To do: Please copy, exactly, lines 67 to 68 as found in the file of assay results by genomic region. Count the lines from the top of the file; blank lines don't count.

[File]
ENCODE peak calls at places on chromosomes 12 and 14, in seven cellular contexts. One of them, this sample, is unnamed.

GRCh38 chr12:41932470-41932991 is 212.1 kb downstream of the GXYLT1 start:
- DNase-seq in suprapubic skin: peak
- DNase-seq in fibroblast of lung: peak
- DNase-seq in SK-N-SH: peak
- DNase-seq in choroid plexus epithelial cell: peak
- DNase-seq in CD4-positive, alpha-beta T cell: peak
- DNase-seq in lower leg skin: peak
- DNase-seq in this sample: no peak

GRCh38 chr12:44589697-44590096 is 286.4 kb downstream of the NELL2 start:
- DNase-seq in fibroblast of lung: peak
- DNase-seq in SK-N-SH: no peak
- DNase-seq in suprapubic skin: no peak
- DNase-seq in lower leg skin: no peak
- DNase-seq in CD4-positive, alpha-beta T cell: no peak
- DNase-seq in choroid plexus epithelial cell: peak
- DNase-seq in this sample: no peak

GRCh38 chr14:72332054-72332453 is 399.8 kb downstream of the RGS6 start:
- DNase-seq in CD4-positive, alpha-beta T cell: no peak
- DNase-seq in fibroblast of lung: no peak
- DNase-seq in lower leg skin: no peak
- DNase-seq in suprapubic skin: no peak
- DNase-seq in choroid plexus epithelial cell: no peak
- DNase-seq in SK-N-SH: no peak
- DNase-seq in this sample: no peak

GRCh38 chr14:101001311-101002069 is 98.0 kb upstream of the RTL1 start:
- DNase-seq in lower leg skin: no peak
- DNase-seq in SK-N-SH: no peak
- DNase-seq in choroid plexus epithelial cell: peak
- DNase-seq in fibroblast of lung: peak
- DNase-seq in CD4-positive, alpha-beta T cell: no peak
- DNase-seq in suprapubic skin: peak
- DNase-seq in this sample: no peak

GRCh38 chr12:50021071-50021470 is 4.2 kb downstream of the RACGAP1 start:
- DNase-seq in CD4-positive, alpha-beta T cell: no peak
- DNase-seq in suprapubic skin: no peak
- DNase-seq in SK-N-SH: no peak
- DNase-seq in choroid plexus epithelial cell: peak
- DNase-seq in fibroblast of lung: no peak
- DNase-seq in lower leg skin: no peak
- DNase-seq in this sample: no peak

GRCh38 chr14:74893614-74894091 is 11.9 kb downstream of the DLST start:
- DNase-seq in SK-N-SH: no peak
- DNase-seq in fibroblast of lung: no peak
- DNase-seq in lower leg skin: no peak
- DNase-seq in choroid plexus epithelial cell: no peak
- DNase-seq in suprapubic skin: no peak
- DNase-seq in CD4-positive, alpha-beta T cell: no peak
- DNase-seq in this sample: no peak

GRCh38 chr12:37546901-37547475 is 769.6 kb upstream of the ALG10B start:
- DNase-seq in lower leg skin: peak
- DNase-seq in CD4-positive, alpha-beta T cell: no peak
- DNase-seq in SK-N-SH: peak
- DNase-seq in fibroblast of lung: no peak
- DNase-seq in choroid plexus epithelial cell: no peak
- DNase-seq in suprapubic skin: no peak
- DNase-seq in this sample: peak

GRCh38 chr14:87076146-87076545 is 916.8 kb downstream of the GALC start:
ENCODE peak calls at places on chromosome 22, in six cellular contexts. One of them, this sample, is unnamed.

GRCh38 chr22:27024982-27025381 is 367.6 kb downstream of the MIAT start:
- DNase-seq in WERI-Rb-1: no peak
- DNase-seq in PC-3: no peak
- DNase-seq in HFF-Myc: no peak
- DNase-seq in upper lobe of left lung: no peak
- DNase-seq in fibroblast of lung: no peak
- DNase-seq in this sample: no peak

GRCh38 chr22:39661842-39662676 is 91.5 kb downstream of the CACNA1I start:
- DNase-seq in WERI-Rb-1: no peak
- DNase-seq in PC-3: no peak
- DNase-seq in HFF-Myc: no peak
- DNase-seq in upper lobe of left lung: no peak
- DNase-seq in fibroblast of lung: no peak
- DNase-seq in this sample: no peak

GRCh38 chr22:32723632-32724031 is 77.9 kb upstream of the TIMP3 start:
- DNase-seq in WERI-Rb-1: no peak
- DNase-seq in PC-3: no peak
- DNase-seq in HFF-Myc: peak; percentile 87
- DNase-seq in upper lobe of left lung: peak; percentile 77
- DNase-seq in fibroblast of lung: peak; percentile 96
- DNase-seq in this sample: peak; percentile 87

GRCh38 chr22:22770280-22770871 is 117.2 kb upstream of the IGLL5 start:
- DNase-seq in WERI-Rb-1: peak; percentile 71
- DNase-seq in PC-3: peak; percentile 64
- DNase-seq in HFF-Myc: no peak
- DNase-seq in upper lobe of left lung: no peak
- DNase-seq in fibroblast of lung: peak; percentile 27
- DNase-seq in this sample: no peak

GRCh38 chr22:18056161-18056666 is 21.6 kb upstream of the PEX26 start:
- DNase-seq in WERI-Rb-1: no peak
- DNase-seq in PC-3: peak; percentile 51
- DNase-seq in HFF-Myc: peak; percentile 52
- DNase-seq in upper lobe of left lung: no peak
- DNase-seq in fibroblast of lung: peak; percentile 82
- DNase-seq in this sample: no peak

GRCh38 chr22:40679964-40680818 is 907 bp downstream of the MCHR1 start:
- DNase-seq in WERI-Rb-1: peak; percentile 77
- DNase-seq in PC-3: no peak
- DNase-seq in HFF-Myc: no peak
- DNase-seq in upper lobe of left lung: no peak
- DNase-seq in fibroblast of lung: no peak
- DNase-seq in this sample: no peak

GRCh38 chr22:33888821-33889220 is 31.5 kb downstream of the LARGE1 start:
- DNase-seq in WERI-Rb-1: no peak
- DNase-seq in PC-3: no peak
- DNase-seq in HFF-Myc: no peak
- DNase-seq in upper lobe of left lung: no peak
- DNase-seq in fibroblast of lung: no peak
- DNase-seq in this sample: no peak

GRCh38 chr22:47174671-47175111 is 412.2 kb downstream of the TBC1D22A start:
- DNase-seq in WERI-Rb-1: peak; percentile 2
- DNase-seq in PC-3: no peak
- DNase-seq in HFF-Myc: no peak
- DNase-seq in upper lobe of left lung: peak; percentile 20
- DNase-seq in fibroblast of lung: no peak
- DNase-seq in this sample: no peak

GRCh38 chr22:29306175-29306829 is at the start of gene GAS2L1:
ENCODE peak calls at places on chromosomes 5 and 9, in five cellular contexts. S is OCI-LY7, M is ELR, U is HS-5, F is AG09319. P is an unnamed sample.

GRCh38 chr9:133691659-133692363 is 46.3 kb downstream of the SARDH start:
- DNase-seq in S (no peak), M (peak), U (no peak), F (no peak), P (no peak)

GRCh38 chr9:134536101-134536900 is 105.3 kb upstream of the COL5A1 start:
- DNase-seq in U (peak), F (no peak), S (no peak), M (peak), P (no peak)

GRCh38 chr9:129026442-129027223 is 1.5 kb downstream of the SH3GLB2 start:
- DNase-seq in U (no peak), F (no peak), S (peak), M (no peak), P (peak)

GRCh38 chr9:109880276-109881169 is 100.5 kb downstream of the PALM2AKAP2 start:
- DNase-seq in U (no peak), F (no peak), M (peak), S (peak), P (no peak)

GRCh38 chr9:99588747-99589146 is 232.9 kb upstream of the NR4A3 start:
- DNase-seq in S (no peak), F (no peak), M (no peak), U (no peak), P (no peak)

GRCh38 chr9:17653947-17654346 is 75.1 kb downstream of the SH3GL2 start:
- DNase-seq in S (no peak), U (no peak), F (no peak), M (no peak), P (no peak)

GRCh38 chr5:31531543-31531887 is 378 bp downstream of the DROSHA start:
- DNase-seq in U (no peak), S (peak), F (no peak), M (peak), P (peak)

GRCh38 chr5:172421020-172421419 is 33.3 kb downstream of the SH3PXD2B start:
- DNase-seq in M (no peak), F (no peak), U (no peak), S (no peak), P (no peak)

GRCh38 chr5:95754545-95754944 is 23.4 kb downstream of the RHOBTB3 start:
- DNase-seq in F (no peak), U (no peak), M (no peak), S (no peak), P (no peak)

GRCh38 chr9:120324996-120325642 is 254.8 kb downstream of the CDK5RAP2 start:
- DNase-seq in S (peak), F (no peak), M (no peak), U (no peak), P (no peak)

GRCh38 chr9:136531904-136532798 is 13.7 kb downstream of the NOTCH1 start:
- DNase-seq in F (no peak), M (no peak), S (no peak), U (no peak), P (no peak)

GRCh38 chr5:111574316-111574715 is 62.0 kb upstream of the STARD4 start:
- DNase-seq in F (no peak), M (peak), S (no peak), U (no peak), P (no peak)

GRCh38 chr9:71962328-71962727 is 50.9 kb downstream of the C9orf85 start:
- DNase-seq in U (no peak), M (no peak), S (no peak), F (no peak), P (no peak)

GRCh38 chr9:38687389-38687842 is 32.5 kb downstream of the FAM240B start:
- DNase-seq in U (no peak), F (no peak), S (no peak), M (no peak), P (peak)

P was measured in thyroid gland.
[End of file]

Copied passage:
GRCh38 chr22:39661842-39662676 is 91.5 kb downstream of the CACNA1I start:
- DNase-seq in WERI-Rb-1: no peak